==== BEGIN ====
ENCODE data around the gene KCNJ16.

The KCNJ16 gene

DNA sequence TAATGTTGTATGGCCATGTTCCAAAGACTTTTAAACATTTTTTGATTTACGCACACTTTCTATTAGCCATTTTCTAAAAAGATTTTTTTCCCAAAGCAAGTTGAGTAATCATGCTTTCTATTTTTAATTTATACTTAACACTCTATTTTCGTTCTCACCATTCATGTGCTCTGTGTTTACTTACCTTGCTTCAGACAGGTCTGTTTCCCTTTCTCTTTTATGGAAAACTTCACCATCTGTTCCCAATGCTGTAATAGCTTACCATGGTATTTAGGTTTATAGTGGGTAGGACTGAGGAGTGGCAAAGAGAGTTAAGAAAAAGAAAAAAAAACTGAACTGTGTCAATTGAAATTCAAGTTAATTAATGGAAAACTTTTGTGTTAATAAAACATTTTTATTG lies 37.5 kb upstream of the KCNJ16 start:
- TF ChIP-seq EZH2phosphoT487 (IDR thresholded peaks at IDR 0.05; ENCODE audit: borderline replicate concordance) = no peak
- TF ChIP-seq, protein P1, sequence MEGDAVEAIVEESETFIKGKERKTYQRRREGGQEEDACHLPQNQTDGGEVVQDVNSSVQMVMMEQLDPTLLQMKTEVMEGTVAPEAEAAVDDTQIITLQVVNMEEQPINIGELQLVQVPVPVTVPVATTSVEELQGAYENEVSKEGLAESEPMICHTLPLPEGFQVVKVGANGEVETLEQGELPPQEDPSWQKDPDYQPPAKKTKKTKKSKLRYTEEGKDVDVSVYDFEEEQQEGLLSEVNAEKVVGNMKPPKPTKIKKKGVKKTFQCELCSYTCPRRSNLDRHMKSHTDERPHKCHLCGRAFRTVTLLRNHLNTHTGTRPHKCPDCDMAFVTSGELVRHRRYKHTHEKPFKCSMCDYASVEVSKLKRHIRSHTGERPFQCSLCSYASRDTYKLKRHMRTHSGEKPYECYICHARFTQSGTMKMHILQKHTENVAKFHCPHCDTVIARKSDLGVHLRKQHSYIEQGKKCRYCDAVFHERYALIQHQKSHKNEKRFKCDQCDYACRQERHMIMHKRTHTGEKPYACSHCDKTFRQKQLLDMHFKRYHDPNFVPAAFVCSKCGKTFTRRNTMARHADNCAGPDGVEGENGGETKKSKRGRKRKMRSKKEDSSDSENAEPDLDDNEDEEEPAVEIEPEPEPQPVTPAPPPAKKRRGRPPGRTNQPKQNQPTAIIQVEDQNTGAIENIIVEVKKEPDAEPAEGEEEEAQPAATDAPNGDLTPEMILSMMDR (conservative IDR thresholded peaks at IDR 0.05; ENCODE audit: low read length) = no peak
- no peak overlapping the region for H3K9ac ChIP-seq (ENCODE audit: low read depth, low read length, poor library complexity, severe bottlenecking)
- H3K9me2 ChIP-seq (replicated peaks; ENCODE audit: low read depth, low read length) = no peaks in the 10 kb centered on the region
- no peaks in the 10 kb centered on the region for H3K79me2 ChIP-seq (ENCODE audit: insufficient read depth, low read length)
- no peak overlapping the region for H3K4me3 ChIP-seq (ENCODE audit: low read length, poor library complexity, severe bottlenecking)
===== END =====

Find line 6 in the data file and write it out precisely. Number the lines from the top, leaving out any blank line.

- no peak overlapping the region for H3K9ac ChIP-seq (ENCODE audit: low read depth, low read length, poor library complexity, severe bottlenecking)